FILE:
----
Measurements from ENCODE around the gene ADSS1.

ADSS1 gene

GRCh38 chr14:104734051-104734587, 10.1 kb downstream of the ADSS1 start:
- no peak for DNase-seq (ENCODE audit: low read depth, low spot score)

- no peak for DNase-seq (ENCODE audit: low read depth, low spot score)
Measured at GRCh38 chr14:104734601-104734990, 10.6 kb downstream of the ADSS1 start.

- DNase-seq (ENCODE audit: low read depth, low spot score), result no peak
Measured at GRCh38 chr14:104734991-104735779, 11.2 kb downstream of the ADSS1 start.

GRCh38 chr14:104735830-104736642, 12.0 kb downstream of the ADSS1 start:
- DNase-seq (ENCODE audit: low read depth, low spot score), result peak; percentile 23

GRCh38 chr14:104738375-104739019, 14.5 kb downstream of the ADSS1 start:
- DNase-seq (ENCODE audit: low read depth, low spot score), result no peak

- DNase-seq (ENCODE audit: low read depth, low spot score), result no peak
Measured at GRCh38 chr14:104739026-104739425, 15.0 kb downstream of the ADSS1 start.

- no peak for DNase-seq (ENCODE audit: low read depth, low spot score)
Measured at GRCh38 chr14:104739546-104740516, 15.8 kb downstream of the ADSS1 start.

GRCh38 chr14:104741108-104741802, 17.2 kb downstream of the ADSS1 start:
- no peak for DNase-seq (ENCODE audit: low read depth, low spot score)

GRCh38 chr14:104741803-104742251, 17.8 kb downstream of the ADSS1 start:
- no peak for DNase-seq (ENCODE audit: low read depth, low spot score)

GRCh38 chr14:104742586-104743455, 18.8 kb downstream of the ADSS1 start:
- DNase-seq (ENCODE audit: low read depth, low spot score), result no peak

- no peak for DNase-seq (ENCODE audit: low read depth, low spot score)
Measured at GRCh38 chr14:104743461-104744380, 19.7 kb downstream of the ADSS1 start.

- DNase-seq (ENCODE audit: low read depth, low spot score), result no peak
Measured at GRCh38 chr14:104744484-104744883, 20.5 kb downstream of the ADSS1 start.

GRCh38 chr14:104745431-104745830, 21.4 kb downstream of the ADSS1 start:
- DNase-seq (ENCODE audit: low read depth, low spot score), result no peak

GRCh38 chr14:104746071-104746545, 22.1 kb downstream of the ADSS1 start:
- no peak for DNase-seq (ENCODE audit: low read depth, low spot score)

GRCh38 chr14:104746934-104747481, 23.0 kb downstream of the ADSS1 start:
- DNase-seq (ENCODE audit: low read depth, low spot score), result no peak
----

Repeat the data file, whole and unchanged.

Measurements from ENCODE around the gene ADSS1.

ADSS1 gene

GRCh38 chr14:104734051-104734587, 10.1 kb downstream of the ADSS1 start:
- no peak for DNase-seq (ENCODE audit: low read depth, low spot score)

- no peak for DNase-seq (ENCODE audit: low read depth, low spot score)
Measured at GRCh38 chr14:104734601-104734990, 10.6 kb downstream of the ADSS1 start.

- DNase-seq (ENCODE audit: low read depth, low spot score), result no peak
Measured at GRCh38 chr14:104734991-104735779, 11.2 kb downstream of the ADSS1 start.

GRCh38 chr14:104735830-104736642, 12.0 kb downstream of the ADSS1 start:
- DNase-seq (ENCODE audit: low read depth, low spot score), result peak; percentile 23

GRCh38 chr14:104738375-104739019, 14.5 kb downstream of the ADSS1 start:
- DNase-seq (ENCODE audit: low read depth, low spot score), result no peak

- DNase-seq (ENCODE audit: low read depth, low spot score), result no peak
Measured at GRCh38 chr14:104739026-104739425, 15.0 kb downstream of the ADSS1 start.

- no peak for DNase-seq (ENCODE audit: low read depth, low spot score)
Measured at GRCh38 chr14:104739546-104740516, 15.8 kb downstream of the ADSS1 start.

GRCh38 chr14:104741108-104741802, 17.2 kb downstream of the ADSS1 start:
- no peak for DNase-seq (ENCODE audit: low read depth, low spot score)

GRCh38 chr14:104741803-104742251, 17.8 kb downstream of the ADSS1 start:
- no peak for DNase-seq (ENCODE audit: low read depth, low spot score)

GRCh38 chr14:104742586-104743455, 18.8 kb downstream of the ADSS1 start:
- DNase-seq (ENCODE audit: low read depth, low spot score), result no peak

- no peak for DNase-seq (ENCODE audit: low read depth, low spot score)
Measured at GRCh38 chr14:104743461-104744380, 19.7 kb downstream of the ADSS1 start.

- DNase-seq (ENCODE audit: low read depth, low spot score), result no peak
Measured at GRCh38 chr14:104744484-104744883, 20.5 kb downstream of the ADSS1 start.

GRCh38 chr14:104745431-104745830, 21.4 kb downstream of the ADSS1 start:
- DNase-seq (ENCODE audit: low read depth, low spot score), result no peak

GRCh38 chr14:104746071-104746545, 22.1 kb downstream of the ADSS1 start:
- no peak for DNase-seq (ENCODE audit: low read depth, low spot score)

GRCh38 chr14:104746934-104747481, 23.0 kb downstream of the ADSS1 start:
- DNase-seq (ENCODE audit: low read depth, low spot score), result no peak